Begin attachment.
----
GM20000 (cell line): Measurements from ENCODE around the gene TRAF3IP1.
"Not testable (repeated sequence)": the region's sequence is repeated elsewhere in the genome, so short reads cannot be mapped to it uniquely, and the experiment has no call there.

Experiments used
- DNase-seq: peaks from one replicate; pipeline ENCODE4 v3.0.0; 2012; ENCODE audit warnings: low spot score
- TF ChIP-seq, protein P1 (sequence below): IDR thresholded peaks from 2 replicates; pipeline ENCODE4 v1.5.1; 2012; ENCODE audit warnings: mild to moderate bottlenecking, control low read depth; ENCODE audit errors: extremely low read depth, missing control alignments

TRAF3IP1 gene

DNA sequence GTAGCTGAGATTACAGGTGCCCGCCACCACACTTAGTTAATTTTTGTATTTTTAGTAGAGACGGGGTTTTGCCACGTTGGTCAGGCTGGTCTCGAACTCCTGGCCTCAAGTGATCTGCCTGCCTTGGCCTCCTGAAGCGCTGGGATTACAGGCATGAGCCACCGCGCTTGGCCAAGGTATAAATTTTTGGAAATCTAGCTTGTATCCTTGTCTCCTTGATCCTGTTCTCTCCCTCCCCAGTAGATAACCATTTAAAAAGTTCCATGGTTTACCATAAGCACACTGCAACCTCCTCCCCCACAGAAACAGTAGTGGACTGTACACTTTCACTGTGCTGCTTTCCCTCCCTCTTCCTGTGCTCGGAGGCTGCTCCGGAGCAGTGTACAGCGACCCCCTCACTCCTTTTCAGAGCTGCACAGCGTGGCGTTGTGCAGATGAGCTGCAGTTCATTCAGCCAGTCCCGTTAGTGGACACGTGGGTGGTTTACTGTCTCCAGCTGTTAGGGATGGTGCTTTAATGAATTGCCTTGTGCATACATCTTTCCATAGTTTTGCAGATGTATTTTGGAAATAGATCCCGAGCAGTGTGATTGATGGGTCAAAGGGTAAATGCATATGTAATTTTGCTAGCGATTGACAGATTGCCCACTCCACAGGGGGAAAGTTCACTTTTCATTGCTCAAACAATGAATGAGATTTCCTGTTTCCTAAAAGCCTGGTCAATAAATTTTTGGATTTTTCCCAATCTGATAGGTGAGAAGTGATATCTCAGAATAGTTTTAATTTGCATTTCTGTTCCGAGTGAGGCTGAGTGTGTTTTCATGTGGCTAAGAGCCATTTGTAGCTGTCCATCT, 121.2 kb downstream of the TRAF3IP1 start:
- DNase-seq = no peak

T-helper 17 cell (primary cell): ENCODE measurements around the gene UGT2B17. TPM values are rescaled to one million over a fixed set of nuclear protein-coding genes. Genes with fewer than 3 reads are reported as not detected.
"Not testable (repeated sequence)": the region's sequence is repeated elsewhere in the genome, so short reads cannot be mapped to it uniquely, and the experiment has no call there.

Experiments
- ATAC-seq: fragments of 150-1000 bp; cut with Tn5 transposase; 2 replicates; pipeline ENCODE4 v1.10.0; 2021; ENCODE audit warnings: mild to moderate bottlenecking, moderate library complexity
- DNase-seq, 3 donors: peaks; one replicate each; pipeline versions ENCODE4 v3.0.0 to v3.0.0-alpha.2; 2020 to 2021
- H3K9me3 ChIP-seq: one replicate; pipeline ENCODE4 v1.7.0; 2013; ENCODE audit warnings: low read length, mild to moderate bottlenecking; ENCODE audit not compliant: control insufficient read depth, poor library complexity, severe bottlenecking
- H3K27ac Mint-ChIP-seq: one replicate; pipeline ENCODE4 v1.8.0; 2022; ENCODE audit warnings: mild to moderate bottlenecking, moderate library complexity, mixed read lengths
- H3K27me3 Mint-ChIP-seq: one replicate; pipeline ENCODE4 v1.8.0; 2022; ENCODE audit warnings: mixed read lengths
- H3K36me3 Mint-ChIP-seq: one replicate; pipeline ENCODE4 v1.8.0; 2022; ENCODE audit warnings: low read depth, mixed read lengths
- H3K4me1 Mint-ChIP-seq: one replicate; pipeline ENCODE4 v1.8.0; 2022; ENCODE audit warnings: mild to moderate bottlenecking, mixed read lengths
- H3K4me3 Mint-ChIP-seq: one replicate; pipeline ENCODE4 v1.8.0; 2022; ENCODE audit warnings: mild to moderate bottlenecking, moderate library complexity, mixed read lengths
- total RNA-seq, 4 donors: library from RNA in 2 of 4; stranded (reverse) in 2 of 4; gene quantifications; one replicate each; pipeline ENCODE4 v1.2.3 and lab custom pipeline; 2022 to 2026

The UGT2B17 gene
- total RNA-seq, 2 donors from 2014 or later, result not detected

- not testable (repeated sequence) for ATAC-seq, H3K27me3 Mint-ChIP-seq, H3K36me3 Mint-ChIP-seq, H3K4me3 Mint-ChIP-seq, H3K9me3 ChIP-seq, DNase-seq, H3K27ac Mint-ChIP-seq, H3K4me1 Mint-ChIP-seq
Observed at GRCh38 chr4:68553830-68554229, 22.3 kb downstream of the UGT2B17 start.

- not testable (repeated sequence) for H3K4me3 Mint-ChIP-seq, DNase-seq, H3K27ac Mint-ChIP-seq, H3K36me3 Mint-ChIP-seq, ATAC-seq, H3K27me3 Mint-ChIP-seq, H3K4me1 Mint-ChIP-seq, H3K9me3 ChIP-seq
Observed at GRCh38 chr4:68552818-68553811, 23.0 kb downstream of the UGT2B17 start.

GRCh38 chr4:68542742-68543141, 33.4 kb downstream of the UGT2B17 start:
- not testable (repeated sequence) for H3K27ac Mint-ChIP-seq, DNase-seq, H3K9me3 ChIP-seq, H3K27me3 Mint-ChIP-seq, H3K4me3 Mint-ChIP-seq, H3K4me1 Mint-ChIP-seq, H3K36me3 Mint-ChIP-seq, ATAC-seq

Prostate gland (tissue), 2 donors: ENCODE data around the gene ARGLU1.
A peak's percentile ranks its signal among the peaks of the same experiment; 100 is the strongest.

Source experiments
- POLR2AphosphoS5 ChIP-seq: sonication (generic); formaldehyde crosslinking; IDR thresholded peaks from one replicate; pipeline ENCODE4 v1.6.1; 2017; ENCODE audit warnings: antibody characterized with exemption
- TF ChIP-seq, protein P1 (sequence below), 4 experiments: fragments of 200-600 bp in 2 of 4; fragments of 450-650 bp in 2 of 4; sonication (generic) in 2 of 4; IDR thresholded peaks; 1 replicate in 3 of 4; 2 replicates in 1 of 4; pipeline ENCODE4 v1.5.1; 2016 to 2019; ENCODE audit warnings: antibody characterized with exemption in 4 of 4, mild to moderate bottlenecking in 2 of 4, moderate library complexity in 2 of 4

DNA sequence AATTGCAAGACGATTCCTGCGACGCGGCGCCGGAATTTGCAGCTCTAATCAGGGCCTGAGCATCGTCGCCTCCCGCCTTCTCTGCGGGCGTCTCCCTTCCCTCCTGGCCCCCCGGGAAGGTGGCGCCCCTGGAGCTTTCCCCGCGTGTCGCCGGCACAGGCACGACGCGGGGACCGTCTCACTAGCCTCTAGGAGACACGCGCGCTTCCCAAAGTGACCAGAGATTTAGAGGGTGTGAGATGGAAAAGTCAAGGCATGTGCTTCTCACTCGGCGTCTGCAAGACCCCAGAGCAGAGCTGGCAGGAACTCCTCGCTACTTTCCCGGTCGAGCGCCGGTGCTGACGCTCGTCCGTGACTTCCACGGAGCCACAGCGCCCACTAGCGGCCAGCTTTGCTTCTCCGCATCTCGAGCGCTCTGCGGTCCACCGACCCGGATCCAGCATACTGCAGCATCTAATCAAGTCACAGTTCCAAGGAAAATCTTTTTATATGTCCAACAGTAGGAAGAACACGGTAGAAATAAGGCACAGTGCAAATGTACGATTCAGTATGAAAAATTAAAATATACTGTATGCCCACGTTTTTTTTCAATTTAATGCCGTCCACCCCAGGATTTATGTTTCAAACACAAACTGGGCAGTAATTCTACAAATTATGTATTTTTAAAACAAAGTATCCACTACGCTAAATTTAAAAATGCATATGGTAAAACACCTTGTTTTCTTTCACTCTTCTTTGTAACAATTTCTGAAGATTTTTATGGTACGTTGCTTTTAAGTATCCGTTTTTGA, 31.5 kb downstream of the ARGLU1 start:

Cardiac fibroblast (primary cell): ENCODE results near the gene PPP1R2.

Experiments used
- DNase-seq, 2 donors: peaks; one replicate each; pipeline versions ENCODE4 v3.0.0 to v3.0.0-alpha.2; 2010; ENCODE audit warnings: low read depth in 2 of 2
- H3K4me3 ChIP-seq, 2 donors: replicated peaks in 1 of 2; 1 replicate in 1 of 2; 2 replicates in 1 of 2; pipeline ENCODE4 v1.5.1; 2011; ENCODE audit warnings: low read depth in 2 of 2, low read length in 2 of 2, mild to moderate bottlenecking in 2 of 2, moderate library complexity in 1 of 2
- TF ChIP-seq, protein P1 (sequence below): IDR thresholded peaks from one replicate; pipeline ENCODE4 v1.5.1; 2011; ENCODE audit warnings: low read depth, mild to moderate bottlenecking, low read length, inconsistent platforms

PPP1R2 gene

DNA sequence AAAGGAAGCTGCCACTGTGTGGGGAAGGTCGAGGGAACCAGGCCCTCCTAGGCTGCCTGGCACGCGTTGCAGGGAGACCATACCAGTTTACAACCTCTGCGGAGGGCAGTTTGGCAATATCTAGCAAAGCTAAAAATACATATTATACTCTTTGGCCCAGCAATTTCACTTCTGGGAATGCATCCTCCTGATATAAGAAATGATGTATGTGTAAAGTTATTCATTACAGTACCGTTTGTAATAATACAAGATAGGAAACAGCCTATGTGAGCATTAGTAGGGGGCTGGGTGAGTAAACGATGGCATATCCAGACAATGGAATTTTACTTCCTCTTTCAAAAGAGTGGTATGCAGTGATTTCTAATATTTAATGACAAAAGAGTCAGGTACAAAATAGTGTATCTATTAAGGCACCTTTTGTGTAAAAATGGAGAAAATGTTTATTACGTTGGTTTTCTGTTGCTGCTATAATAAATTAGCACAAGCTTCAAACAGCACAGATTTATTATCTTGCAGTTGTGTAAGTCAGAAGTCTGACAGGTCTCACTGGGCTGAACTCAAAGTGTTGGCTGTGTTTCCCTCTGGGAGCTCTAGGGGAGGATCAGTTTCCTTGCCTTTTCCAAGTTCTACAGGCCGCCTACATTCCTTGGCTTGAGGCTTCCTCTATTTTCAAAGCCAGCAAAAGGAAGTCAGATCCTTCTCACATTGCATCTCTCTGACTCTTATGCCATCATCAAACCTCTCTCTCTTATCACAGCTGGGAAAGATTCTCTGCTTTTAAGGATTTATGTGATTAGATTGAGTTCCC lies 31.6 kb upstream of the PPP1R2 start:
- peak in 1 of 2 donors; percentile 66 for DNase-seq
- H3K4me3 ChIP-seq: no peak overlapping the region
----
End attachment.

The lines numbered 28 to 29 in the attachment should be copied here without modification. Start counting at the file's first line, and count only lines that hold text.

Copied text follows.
- not testable (repeated sequence) for H3K27ac Mint-ChIP-seq, DNase-seq, H3K9me3 ChIP-seq, H3K27me3 Mint-ChIP-seq, H3K4me3 Mint-ChIP-seq, H3K4me1 Mint-ChIP-seq, H3K36me3 Mint-ChIP-seq, ATAC-seq

Prostate gland (tissue), 2 donors: ENCODE data around the gene ARGLU1.